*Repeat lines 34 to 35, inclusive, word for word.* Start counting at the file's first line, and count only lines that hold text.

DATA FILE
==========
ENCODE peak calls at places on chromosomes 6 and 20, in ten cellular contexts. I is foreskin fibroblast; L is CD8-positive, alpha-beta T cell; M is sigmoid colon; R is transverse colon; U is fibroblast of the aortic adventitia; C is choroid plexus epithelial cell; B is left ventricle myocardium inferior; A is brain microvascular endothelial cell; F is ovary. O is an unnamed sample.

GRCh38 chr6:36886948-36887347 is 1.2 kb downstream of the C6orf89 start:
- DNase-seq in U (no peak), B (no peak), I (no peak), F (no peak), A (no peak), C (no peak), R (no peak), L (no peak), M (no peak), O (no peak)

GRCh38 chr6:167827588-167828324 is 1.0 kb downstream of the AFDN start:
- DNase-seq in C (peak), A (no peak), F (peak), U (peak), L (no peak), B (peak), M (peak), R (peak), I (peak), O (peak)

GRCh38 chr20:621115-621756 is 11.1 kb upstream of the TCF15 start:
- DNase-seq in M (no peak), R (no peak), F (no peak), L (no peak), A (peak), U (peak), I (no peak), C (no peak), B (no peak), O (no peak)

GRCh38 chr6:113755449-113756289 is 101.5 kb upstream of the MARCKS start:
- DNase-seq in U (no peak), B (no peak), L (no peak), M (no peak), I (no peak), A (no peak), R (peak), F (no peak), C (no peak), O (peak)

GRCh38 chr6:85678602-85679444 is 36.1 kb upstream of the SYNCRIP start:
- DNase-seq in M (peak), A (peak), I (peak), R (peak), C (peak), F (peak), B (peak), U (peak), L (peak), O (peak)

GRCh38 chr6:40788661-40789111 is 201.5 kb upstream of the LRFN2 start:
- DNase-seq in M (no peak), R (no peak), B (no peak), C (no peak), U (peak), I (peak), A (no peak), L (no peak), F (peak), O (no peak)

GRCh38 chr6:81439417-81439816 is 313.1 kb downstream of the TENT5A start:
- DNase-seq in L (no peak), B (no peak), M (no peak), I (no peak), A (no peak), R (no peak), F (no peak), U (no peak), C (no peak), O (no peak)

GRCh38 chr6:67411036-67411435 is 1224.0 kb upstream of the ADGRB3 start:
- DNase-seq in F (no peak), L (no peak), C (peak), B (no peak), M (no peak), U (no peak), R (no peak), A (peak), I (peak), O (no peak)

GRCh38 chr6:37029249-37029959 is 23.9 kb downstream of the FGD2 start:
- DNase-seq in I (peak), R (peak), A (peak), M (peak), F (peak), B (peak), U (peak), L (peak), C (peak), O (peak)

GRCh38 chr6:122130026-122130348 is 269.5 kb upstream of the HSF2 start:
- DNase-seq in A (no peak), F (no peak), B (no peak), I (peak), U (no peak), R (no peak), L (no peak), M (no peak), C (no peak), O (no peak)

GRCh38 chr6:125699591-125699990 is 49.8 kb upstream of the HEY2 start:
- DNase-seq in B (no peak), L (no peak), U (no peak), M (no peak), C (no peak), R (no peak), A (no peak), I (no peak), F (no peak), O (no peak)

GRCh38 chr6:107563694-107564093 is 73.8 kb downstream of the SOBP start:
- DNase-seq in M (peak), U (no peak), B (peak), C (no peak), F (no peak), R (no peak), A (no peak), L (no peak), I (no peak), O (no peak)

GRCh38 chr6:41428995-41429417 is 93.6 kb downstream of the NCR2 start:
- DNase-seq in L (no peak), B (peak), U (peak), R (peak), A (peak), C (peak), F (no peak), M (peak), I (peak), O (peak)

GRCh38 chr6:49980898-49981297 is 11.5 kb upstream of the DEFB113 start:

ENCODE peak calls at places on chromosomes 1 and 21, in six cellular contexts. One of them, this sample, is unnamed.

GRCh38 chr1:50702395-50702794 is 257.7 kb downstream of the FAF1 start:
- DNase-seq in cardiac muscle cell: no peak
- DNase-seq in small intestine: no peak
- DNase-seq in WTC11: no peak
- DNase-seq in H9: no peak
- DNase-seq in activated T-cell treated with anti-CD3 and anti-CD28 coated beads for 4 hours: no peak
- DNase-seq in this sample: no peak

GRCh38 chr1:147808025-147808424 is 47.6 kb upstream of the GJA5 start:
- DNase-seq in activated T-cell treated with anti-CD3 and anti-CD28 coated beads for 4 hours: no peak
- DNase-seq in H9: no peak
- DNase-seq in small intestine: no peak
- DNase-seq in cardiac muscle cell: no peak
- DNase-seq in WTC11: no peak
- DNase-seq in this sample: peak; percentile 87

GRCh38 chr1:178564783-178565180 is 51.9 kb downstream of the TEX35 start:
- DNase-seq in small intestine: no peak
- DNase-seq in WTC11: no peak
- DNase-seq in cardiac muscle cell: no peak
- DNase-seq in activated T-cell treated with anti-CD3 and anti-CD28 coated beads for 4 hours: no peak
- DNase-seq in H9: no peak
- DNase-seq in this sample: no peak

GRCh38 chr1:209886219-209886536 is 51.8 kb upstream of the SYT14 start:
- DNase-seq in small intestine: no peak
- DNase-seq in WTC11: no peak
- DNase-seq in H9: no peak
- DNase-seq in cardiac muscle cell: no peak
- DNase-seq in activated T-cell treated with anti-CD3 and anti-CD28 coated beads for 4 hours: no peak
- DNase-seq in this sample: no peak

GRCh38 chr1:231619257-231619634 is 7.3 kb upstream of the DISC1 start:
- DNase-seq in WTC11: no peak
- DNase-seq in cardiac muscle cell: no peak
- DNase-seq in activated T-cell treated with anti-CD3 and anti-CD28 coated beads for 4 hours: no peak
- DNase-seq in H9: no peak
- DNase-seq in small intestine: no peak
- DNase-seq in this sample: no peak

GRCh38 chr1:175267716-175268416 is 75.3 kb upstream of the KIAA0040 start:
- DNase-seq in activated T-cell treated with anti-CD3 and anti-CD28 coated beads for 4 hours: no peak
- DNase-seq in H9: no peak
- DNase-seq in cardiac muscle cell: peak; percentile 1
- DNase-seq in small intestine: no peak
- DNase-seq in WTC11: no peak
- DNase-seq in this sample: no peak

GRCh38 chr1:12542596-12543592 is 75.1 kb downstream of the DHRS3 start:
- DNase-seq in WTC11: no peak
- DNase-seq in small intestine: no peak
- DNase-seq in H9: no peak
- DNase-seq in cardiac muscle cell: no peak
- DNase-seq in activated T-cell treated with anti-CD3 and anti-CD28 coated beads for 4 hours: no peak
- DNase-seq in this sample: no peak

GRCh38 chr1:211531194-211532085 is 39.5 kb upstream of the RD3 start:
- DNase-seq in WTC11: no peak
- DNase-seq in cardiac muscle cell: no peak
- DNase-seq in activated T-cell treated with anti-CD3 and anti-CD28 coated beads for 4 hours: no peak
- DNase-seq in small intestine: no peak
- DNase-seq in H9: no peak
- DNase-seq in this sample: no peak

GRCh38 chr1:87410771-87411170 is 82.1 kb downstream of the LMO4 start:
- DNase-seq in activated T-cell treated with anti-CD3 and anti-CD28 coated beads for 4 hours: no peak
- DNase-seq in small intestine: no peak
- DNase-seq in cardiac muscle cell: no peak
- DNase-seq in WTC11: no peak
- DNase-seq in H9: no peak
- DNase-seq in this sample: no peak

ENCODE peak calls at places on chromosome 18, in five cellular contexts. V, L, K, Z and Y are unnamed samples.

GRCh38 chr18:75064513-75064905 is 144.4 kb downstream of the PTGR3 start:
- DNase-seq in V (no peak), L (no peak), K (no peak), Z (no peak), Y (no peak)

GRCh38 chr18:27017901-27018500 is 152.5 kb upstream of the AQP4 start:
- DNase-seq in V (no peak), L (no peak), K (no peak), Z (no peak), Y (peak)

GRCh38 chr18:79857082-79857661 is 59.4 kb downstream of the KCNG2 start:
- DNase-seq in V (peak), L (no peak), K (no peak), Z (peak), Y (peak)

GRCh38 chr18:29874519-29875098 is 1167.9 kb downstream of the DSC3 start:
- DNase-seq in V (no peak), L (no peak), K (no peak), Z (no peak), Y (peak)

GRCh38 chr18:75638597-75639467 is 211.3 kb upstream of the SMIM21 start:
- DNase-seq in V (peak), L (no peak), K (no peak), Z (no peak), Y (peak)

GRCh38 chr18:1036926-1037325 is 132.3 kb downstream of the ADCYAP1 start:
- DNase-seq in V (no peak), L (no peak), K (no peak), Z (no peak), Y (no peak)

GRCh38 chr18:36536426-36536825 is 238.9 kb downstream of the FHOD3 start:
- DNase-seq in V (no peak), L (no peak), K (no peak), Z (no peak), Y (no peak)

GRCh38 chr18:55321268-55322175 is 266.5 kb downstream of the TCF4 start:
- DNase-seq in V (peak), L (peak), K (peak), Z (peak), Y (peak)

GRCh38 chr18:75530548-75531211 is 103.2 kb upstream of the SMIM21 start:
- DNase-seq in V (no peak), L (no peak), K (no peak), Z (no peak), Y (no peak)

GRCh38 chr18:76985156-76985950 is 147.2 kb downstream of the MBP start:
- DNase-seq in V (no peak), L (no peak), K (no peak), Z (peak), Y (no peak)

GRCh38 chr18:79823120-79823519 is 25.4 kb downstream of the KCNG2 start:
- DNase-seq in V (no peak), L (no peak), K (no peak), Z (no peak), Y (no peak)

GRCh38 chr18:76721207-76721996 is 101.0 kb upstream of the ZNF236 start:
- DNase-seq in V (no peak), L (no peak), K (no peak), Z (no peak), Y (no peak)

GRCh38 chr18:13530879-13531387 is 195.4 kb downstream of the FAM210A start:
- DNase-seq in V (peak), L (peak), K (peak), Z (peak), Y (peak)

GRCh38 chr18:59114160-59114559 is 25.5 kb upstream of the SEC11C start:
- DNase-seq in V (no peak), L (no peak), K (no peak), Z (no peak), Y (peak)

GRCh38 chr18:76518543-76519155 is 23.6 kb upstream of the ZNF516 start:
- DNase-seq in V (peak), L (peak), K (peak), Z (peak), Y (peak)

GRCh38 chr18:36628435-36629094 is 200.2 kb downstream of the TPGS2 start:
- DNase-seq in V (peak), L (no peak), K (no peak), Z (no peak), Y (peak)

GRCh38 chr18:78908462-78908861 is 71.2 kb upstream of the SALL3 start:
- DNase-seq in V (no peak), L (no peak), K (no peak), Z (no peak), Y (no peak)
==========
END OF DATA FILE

- DNase-seq in H9: no peak
- DNase-seq in activated T-cell treated with anti-CD3 and anti-CD28 coated beads for 4 hours: no peak